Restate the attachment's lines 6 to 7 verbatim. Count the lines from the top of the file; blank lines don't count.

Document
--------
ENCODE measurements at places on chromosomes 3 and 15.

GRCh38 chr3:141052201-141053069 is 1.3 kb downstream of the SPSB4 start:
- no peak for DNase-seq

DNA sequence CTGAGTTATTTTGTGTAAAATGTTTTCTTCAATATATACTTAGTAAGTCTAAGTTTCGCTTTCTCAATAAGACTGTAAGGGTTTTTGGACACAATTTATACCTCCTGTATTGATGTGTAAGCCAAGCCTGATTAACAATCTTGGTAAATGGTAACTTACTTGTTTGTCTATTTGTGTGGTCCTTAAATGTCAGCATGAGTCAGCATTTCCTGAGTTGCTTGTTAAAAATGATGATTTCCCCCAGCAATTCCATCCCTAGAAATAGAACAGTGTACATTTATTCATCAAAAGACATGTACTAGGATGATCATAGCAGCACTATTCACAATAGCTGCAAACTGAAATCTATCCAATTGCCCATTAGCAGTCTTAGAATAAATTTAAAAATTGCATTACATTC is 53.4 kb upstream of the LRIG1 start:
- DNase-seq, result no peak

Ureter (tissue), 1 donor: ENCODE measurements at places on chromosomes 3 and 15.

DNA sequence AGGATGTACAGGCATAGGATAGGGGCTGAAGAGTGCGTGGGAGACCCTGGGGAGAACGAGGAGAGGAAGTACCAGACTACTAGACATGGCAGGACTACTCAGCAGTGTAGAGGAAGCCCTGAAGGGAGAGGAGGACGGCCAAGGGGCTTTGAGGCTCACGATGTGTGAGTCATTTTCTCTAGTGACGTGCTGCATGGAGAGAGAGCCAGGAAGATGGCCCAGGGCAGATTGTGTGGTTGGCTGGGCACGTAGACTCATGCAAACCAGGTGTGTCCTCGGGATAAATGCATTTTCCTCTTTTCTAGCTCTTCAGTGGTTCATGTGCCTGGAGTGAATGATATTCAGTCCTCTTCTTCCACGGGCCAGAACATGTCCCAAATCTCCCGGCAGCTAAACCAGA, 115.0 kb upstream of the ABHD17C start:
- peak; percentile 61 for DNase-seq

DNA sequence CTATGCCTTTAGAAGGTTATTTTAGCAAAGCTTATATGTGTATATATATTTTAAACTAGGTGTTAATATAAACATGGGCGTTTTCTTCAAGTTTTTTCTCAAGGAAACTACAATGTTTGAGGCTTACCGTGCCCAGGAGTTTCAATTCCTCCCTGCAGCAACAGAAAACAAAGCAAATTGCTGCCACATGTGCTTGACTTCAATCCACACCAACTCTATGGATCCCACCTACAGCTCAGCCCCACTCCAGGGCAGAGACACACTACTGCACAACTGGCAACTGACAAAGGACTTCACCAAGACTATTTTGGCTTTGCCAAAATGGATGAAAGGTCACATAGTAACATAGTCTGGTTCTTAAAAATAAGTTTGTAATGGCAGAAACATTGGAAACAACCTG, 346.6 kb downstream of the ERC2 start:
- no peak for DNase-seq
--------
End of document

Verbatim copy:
Ureter (tissue), 1 donor: ENCODE measurements at places on chromosomes 3 and 15.

DNA sequence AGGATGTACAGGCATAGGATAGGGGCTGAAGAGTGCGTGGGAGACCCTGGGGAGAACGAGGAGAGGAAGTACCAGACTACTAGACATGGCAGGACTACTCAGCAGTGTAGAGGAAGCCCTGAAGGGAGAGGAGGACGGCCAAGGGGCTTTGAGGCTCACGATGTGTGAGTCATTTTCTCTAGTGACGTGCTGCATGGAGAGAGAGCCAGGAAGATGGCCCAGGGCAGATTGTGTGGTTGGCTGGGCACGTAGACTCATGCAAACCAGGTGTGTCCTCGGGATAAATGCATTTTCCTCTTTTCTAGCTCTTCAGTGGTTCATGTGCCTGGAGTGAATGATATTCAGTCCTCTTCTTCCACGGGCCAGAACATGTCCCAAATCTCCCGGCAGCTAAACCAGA, 115.0 kb upstream of the ABHD17C start: